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Grandfather Punched In The Mouth After Stepping In To Break Up Verbal Argument
Alert Police Blotter: She Was In The Oldsmobile.
Posted Aug. 14, 2012, 2:54 am
Tim Broughton / Mirror Contributor
A grandfather who stepped in to break up a verbal argument between his son and his (ex) partner on the 1500 block of Michigan received a punch to the mouth from the woman on Thursday, Aug. 2.
Santa Monica police officers responded at 12:03 p.m. after receiving a report of some non-specific trouble.
When they arrived, the officers spoke with two men who were standing on the sidewalk. The older of these two men was bleeding from the mouth.
The officers asked them what happened and they pointed to a woman who was seated in the driver’s seat of an Oldsmobile Station Wagon.
They told the officers she had just hit one of them in the mouth (the one with the blood coming from his mouth).
The officers approached the vehicle, but as they got closer, the woman exited the vehicle and began to walk away, muttering that nothing was wrong.
This woman refused to talk with the officers, or follow their commands, and when they tried to restrain her, she pulled away violently.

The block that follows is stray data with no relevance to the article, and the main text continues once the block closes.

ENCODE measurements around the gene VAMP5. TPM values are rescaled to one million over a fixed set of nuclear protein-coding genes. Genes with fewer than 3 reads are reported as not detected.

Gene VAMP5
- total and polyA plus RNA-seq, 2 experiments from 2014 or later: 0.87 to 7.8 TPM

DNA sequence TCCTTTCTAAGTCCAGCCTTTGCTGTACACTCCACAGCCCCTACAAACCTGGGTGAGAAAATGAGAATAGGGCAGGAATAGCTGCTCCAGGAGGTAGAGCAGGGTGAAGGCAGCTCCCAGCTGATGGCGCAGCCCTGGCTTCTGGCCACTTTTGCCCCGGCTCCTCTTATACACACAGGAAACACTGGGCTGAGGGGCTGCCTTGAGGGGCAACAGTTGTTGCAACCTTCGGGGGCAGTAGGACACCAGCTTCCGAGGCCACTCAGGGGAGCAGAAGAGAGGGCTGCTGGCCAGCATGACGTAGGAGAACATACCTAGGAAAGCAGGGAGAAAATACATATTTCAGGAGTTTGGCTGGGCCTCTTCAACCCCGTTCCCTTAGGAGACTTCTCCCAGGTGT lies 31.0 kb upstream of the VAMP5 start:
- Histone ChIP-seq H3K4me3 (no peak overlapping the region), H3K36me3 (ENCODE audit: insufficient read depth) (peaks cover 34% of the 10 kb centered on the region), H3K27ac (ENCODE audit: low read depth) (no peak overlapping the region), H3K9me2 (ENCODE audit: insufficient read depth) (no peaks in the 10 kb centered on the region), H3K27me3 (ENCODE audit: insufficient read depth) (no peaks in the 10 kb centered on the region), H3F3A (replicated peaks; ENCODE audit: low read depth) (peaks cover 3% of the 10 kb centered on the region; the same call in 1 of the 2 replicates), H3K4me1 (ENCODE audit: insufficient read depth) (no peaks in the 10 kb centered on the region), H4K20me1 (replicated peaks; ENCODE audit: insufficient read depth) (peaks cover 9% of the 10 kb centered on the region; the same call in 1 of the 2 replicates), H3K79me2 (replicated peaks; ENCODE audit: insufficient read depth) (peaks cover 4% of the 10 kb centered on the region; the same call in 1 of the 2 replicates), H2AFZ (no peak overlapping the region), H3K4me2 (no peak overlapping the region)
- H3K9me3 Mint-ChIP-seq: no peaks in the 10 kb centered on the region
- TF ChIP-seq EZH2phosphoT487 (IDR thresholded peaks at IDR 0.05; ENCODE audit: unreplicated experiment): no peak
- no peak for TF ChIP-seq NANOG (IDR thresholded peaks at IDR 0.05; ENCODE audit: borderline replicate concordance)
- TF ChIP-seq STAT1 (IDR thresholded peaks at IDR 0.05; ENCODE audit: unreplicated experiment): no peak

The officers had no choice but to wrestle the woman to the ground.
It transpired that the woman and the witness had produced a child together, and had been in a loud argument when the victim, who is the father of the witness, stepped in to break up the dispute whereupon the woman punched him in the mouth.
The woman had then locked herself in the Oldsmobile at which point the victim had called the police.
The officers arrested this 33-year-old Santa Monica resident and she was charged with battery upon a person and obstructing officers.
Her bail was set at $20,000.
Editor's Note: These reports are part of a regular police coverage series entitled "Alert Police Blotter" (APB), which injects some minor editorial into certain police activities in Santa Monica. Not all of the Mirror's coverage of incidents involving police are portrayed in this manner. More serious crimes and police-related activities are regularly reported without editorial in the pages of the Santa Monica Mirror and its website, smmirror.com.